In the lower reaches, away from the lake, the northward ice motion at GPS14 and GPS24 seems to be difficult to explain by basal separation. However, if the subglacial pressure is elevated locally at a drainage conduit along the glacier center, surface uplift would be accompanied by horizontal motion towards the glacier margins. Such ice motion is expected by analogy of vertical and horizontal ground surface displacements due to the changes in the pressure exerted by the intrusion of magma (e.g. Mogi, 1958; Walsh and Decker, 1971). If this was the case, it is also possible that the flow-direction changes near the lake were influenced by the location and direction of the lake water intrusion into the bed. The viscoelastic property of ice presumably played an important role in the short-term glacier response to the basal separation and subsequent pressure drop.

Subglacial sediment deformation

Ice sliding over bedrock and subglacial sediment deformation are crucial in glacier motion. Because these processes are mostly controlled by basal stress and subglacial water pressure, they possibly play an important role in the reversal of ice motion. The basal sliding speed is usually formulated by a power function of the basal shear stress and the effective pressure (e.g. Weertman, 1957; Fowler, 1981; Bindschadler, 1983); thus, the sliding displacement would not recover when the magnitude of the stress or water pressure changes. The elastic behavior of subglacial sediment has been observed by tilt-sensor measurements conducted under glaciers (Iverson and others, 1995; Fischer and Clarke, 2001; Porter and Murray, 2001). In these measurements, tilt sensors installed in a subglacial sediment layer periodically showed up-glacier rotation, suggesting recovery of the elastic part of the deformation. Iverson and others (1999) tested subglacial sediment collected from Storglaciären, Sweden; these tests yielded a Young’s modulus of 1.0–1.8 × 106 Pa. Assuming this value, the shear deformation of a 10 m thick sediment layer by a stress of 104 Pa results in ~0.1 m horizontal displacement. At Gornergletscher, although it has not been confirmed, the existence of a subglacial sediment layer up to 50 m thick was suggested by drilling and seismic measurements (Bezinge and others, 1973). It is debatable whether the subglacial motion can be transferred directly to the surface through an ice layer that is several hundred meters thick; however, sediment deformation has the potential to respond elastically to basal condition changes. A drawback of this interpretation is that the timing of the reported strain recovery in the sediment layer is not consistent with our measurements. The up-glacier rotation of the tilt sensor occurred when the glacier sole decoupled from the bed owing to increasing water pressure (Iverson and others, 1995; Fischer and Clarke, 2001), whereas in Gornergletscher the surface motion reversed when the lake discharge decreased.


In order to study the impact of the sudden drainage of a glacier-dammed lake on glacier dynamics, high-frequency ice-flow measurements were carried out with hydrological observations at Gornergletscher. During the outburst event of Gornersee in July 2004, the flow speed increased by 50% and the surface rose by 20 cm; these changes were triggered by 4 × 106 m3 of water draining from the lake within 5 days. The borehole water level was consistently high near the flotation level, suggesting that the elevated subglacial water pressure enhanced the basal ice motion and the subglacial water cavity formation.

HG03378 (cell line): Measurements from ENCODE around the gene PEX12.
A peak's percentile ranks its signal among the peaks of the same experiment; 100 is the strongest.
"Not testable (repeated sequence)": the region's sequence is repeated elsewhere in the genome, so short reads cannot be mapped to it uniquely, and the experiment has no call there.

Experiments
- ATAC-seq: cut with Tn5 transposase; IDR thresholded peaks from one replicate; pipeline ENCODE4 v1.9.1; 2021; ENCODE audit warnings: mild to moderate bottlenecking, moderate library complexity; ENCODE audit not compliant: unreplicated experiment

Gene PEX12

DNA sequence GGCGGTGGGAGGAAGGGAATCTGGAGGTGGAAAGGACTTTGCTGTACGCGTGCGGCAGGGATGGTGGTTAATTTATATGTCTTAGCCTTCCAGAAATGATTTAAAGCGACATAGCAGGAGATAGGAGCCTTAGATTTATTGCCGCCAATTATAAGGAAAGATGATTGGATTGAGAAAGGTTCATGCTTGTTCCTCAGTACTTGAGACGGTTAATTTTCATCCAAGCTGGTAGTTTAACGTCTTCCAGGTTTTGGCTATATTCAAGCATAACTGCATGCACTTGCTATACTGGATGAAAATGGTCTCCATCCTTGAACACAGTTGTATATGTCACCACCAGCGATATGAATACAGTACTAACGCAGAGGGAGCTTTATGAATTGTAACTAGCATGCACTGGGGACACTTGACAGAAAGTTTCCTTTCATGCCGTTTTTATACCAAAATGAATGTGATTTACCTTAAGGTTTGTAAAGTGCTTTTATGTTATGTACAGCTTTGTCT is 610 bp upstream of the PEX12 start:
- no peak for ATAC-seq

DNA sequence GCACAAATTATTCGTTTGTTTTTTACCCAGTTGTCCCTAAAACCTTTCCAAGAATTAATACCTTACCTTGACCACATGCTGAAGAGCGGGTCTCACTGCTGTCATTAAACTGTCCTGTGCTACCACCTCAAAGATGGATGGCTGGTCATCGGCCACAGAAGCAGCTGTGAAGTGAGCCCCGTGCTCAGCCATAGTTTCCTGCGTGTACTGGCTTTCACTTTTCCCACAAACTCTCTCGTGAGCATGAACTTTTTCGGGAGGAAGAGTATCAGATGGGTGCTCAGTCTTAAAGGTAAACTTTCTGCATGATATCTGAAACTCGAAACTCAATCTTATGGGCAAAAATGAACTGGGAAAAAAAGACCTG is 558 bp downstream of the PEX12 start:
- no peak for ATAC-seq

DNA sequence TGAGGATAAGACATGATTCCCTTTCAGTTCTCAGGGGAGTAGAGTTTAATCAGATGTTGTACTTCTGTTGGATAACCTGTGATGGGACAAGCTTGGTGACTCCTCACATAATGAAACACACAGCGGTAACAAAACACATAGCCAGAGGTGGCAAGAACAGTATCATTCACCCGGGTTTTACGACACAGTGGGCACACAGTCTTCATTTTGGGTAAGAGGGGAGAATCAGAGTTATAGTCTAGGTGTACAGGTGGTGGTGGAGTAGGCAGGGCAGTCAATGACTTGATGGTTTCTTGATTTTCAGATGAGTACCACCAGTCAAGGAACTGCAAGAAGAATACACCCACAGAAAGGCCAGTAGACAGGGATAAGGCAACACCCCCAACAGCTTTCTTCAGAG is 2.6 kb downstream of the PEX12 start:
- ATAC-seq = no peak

The most intriguing observation was that of the reversal of ice motion, including the 180° backward ice flow recorded at one of the survey stakes. The flow-direction change can be attributed to stress coupling with accelerated ice flow at the central part of the glacier, but its reversal is difficult to explain. Detailed analysis of the ice motion shows that the rate of the transverse flow was correlated with the changing rate of lake discharge and the surface uplift rate. This analysis and the timescale of the event suggest that the elastic glacier response to the rapidly changing stress conditions and its rebound assume an important role. Nevertheless, the Young’s modulus of ice is too large to explain the observed recovery of almost the entire transverse motion. Alternatively, the separation of the glacier sole from the inclined bed due to elevated water pressure may have caused the observed transverse ice motion. Subglacial sediment deformation can also cause complex glacier responses to changing basal conditions. It is difficult to provide a complete explanation of what we observed, based on the current knowledge of these processes and available data. Further study of the subglacial drainage pattern and viscoelastic property of the glacier is needed to verify the hypotheses.

Since the reversal of ice motion was observed in the vicinity of the lake on the ice dam, it possibly played a key role in the triggering and drainage mechanisms of the outburst. Moreover, the reversal was observed as being pervasive, from the lake vicinity to several kilometers lower, implying that the phenomenon commonly occurs under the influence of changing stress conditions. Thus, similar ice motion is expected during glacial events such as glacier surge, calving and stick–slip glacier motion (Fischer and Clarke, 1997; Bindschadler and others, 2003). Our study maintains that the response of a glacier to these events may not be explained by our current understanding of glacier mechanics; thus, further investigation of glacier motion under rapidly changing stress conditions is required.


We thank the members of the field campaign at Gornergletscher in 2004. Special thanks are due to B. Müller, M. Huss, U.H. Fischer and T. Wyder for their contribution to the field measurements. The river discharge data were kindly provided by Grande Dixence SA. The quality of the paper was substantially improved by careful reviews by J.S. Walder (scientific editor), M. Truffer and S. Anandakrishnan. The interpretation of the observed ice motion is indebted to the discussion with the editor and the referees. R. Greve and H. Blatter provided helpful comments on the manuscript. This research was funded by Swiss National Science Foundation grant No. 200021-103882/1.